E.T. The Extra-Terrestrial (Atari 2600)

Published by
Developed by
Critic Score
100 point score based on reviews from various critics.
User Score
5 point score based on user ratings.
Written by  :  lasttoblame (429)
Written on  :  Jun 17, 2008
Rating  :  2.4 Stars2.4 Stars2.4 Stars2.4 Stars2.4 Stars

19 out of 28 people found this review helpful

write a review of this game
read more reviews by lasttoblame
read more reviews for this game


this is why a 9-year old child from 1982 can beat up a 9-year old child from 2008

The Good

In today’s information age, there is an undeniable respect for knowledge. Facts are as plentiful to find as they are unreliable to confirm. When it comes to video games, fact-glorifying manifests itself in most popular kind of stated opinion as how important something is. Armed with all the useless information in the world, gamers have taken it upon themselves to take a stand on an unmovable opinion that would prove to be an indelible mark upon time.

For example, “Top 10” lists are a popular method of spreading game gospel and are as prevalent as they are useless in establishing any kind of sober discussion. A popular “Top 10” is “Top 10 Worst Games” of which E.T. The Extra Terrestrial winds up near the top along with Superman 64.

E.T., don’t phone home. You were just misunderstood, that’s all. The game itself has not withstood the test of time very well by the infamous context in which it will always be remembered for. Just as the State of Florida condemned convicted serial-murderer Aileen Wuornos to death even though she was clearly mentally insane, so to will the majority of video gamers condemn E.T. the game for being the worst game ever made without ever having played it.

Any time this game is mentioned the urban legend of a remote land fill in New Mexico also gets thrown in; even though this is the subject of a documentary I don’t care to see, the fact is neither here nor there when reviewing it. Also getting heavy airplay in even the most casual of game reviews is the fact Mr. Game Designer whats-his-face only had weeks to complete this game before the Christmas buying season. These facts get thrown in with the entire mythos of the videogame market crash that tested the supremacy of the nerdling class. They are facts, perhaps even all true, but spouting them as evidence just means you don’t have your own opinion on a game you never played.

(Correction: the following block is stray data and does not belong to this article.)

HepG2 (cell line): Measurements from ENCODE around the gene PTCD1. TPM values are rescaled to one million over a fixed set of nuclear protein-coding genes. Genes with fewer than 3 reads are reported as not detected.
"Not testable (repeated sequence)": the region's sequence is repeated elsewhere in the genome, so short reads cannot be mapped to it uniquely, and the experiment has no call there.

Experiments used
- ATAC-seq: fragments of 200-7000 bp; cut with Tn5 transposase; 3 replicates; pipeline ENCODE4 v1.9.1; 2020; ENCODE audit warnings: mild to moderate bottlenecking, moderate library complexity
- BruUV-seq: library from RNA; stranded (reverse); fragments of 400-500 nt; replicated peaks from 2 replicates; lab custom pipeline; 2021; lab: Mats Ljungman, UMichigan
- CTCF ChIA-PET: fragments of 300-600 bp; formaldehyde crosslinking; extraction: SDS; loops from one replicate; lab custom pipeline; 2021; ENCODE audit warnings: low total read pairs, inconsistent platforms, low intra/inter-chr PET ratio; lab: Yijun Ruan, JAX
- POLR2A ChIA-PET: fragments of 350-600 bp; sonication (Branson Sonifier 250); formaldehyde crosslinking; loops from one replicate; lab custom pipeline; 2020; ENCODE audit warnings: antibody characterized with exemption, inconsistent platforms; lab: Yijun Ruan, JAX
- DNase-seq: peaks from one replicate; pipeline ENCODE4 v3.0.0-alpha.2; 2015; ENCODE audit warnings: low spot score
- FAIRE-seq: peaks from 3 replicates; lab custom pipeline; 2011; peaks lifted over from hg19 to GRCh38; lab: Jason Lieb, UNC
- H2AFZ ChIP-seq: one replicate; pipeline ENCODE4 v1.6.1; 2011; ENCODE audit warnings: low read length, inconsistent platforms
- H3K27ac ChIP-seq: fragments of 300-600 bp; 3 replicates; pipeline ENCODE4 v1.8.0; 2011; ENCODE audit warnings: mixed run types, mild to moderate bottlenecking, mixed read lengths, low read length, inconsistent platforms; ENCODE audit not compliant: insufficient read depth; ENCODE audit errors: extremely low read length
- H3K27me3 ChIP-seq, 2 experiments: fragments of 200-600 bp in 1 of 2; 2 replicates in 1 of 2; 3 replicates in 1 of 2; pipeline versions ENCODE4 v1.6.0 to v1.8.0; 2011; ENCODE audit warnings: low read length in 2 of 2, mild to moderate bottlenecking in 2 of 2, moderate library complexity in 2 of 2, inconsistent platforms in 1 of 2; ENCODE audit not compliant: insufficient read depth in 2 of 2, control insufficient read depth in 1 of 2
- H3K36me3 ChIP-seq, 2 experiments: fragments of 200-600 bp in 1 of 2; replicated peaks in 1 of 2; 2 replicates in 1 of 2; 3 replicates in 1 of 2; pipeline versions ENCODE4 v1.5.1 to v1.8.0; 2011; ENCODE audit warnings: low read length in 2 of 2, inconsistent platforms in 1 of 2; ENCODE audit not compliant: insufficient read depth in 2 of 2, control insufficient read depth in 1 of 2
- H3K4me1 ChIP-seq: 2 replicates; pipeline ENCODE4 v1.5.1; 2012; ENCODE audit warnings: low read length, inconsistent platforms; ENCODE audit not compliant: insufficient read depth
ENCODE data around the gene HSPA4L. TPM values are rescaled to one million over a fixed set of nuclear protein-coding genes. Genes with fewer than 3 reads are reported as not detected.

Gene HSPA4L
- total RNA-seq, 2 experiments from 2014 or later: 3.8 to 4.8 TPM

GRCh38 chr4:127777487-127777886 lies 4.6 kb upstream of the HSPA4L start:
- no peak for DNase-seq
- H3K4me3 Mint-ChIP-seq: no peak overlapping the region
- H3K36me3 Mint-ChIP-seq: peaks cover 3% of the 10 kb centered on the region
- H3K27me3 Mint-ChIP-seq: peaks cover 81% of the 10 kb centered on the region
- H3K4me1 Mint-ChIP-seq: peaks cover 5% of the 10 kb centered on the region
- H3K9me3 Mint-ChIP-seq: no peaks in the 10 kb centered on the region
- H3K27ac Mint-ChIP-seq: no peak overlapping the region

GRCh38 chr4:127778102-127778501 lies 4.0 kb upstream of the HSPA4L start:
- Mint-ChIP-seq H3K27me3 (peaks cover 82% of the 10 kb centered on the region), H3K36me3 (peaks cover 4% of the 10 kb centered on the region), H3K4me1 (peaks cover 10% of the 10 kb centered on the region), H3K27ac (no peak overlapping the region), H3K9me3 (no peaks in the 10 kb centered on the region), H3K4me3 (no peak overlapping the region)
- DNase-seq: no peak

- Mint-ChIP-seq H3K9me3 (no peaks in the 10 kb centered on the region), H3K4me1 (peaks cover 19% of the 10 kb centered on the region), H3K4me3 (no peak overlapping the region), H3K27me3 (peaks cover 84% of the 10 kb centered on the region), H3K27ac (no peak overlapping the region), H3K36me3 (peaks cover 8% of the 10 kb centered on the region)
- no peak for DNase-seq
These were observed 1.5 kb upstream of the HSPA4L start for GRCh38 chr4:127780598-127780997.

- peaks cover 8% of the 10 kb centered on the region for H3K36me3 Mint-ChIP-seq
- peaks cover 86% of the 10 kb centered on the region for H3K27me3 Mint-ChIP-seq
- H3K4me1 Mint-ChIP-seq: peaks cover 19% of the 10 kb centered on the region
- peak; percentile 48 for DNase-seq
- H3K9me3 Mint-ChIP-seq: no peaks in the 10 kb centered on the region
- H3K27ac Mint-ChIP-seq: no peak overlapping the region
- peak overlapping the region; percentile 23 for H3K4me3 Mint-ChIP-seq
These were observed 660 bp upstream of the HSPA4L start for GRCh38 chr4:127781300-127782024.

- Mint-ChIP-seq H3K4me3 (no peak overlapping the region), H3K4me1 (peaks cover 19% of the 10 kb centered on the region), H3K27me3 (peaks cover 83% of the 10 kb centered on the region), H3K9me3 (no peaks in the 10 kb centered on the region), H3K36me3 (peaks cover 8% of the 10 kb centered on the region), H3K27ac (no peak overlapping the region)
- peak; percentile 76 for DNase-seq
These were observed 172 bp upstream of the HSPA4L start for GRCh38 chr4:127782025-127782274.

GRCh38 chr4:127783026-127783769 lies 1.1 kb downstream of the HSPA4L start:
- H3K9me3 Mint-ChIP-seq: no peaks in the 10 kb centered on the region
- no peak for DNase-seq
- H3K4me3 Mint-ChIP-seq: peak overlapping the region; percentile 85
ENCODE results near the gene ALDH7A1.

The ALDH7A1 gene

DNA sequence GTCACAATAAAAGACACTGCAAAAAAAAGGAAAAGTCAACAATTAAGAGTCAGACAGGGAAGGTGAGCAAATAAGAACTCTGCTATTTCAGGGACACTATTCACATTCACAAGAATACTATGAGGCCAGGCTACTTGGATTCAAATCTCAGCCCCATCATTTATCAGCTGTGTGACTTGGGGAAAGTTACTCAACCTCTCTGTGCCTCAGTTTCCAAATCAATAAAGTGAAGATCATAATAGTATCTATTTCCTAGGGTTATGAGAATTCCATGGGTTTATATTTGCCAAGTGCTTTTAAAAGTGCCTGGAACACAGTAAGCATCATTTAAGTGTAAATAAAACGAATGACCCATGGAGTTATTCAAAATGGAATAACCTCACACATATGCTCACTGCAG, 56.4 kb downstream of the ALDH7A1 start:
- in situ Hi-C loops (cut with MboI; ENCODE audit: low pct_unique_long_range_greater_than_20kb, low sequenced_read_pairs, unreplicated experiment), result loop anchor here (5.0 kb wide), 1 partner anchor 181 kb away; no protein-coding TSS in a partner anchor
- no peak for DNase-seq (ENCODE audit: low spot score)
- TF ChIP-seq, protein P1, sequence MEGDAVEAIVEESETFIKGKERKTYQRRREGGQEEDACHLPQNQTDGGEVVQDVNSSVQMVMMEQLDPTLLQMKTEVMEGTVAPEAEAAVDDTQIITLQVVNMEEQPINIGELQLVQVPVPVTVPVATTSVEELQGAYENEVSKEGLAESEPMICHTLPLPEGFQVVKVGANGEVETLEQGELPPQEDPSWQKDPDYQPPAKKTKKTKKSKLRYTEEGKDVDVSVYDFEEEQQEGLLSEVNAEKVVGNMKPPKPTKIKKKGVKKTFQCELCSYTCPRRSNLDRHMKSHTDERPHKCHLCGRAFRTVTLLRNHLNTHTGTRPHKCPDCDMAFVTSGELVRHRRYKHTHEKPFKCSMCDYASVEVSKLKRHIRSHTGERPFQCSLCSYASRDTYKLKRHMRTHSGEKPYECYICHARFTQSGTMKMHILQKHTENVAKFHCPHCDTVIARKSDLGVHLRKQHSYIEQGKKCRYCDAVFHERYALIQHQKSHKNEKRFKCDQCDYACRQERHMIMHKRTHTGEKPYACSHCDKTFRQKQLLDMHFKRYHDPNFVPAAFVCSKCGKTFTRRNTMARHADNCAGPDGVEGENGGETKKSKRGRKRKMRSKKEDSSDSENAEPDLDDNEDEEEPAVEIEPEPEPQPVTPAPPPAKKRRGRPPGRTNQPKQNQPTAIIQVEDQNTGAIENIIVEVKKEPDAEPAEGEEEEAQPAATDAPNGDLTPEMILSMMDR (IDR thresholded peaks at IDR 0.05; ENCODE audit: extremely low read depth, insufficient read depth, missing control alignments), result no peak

Is it a good game? Is it fun? Why don’t people have their own opinions rather than quote the guy before him? As not many people know how to play “the worst game ever made” I’ll provide a lowdown:

“E.T. The Extra-Terrestrial” is an adventure game where you are in control of the titular alien as he tries to collect pieces of a “phone” that he will use to “phone home” to his home planet and call in a rescue as he tries to escape Earth with the aid of his human friend, Elliot.

The game world consists of a “cube”, with each screen forming a side of the cube; as the player reaches one side of the cube, they will warp to another side of the cube. The game play has you running around this cube looking for clues to the pieces of the “phone”; this corresponds with the icon that flashes at the top of the screen whenever the player moves to a new area of the game screen. If the player finds himself standing on a “?” icon and presses the action button, E.T.’s head will raise, some of his life energy will be expended, and then a white dot may or may not flash signifying the presence of a piece of the “phone”. This piece of the phone is scattered deep in a pit, one of which are scattered symmetrically around the screen. Previously an obstacle to avoid, E.T. must now drop into the hole to retrieve this missing phone piece. Once he recovers all the pieces he may use it to contact his home world; at this point the player must race to the bottom of the cube, where in the “forest” screen he will meet the spaceship that will take him home.

However, in his way there stand the forces that will hinder E.T. in his struggle: the FBI agent and the scientist. Both chase after our little guy, and if caught will take away a piece of the “phone” or capture him, depending on the difficulty level. This quest for the phone pieces is hindered by the fact that any action or movement drains E.T. life, which can only be replenished by one Reese’s Pieces candy found on each “pit” screen. If the player runs out of energy he is resurrected by Elliot at his house, but with less energy when first starting. Upon completion of the primary task in which E.T. gets rescued and escapes Earth, the player will find himself as E.T. yet again only to repeat the same objectives all over again, but with fewer resources.